In the second of a new series of Artist Profiles we are excited to welcome Oliver Cross to the blog.
Oliver is a harmonica player who lives on the edge of the Cambridgeshire fens. He has just returned from Romania where he was doing some photography and filming, and researching folk music for his Drake Music PRS Foundation Talent Development Partner commission.
Oliver is a Drake Music trainee and is also part of the National Open Youth Orchestra and British Paraorchestra.
We talked to Oliver to find out more about making a musical microcosm, touring and breaking music teachers…
Meet the Musician: Oliver Cross
Please tell us a bit about your upcoming Drake Music PRS commission.
My commission is going to be sort of a mish-mash, part audio, part visuals, part cross-pollination of different genres. I want my audience to be at the centre of a black hole of ideas and messages, just sucked in to this world.
It’s going to be a bit freaky, a bit surreal, a bit of a mish-mash of different things. I hope the audience is at least going to have fun, and if they don’t, well at least they’ll remember it!
What are you looking forward to over the coming months as part of the programme?
Working out what I can do rather than what I can’t do; looking at all the different ways I can be a little clever, a bit sneaky with my ideas and how I can get the maximum effect, and hopefully spend the least amount of money.
I’m just really looking forward to creating this sort microcosm of a universe that you can get sucked into, and leave… thinking how the real world is a bit boring.
Where did it all begin for you in making music?
It took a long time for me to find an instrument I could work with. When I was 13 or 14 I started learning the accordion, but unfortunately, I’ve got ADHD and my teacher had a swivel chair… I think I broke him!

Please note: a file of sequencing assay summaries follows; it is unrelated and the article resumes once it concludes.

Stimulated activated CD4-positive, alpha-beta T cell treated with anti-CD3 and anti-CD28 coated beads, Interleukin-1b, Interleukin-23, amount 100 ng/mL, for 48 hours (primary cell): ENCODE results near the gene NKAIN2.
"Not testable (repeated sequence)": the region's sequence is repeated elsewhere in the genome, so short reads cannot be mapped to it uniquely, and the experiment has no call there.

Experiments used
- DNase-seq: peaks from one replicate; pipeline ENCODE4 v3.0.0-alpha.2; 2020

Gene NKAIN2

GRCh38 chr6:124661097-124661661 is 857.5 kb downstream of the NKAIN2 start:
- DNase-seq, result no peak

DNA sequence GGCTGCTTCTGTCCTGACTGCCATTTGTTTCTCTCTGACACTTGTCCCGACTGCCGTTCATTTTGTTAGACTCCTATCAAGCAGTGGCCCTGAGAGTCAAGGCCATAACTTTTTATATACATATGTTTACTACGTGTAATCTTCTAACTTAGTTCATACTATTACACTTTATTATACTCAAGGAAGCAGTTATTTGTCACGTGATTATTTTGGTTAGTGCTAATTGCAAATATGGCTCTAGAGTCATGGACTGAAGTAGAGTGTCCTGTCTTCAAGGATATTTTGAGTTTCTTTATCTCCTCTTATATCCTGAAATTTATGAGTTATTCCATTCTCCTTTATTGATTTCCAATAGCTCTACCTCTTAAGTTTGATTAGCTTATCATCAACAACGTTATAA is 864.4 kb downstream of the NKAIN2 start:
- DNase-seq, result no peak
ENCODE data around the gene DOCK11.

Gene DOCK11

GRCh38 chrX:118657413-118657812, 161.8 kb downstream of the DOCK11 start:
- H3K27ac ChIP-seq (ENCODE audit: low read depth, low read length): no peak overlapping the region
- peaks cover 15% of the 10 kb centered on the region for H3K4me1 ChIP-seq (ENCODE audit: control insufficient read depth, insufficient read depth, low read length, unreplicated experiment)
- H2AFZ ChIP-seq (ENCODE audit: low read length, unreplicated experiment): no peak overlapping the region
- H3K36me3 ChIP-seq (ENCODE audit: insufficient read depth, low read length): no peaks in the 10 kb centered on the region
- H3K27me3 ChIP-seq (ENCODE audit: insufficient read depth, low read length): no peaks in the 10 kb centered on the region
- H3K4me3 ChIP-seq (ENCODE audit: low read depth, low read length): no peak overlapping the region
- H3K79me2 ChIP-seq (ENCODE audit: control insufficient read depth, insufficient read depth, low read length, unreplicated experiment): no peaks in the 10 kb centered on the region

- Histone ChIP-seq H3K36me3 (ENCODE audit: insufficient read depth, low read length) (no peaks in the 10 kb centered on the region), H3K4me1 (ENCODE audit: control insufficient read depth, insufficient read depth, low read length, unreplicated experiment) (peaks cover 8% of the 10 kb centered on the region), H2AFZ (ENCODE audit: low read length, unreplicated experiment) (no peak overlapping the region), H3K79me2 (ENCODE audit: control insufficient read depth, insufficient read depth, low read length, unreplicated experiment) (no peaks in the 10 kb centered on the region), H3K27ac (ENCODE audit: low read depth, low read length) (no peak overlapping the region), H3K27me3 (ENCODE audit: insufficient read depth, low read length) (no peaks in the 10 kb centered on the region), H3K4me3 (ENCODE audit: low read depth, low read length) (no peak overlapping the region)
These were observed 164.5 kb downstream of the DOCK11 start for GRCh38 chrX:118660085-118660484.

Anyway, shortly after, my dad suggested I tried the harmonica. I thought to myself: ‘Yeah, relatively compact… (Lie!)… Cheap… (Lie!)… Portable… (Lie)!’ And I just started from there, and I’ve been making music ever since really.
What would you say have been your biggest achievement so far?
My biggest achievement is actually more of a personal goal than a professional achievement.
In June I was touring with the Paraorchestra in Athens and I got to play, for the first time properly, my big double bass harmonica. Being able to play it properly and hear it was the biggest achievement, because I really like very low bass sounds and it really works. I was very happy.
What has been your biggest challenge?
My biggest challenge has been being a harmonica player because certainly when I was in music education it was very difficult to have the harmonica recognised as an instrument.
There are a lot of barriers to get over to perform. Like, because there are no grades for the harmonica… to a lot of people an instrument must have grades for it to have some validity, which of course is absolute nonsense, but it was just one of those things I had to get over and strangely disappeared when I stopped being in education full time. So that was a little bonus.
What would your dream collaboration be?
This might sound silly, but I’d really like to play with the Blues Brother’s Band. They’re just awesome. It’s been my favourite film, favourite sound track to any film.
I would say Stevie Wonder, but he already plays the harmonica like a God, so I would be left in the lurch there!
Apart from this commission what’s coming up next for you?
I’ve been part of two R&D groups through the Paraorchestra with two composers – Rasmus Zwicki and Amble Skuse. Also, I am enjoying exploring folk music, as part of work I need to do for my commission, through my Cambridge clubs, the Black Fen Folk Club and the Stapleford Granary Folk Ensemble led by Stu Hanna from Megson. These groups are starting up again after the summer.
I’ve also been accepted as a trainee with the National Open Youth Orchestra, which is very exciting for me and I am looking forward to that starting soon. Through them I have been asked to perform as part of a duo at the Bank of England in November. Just now I am starting to go through the footage and photos from my Romanian trip, and am planning the next steps…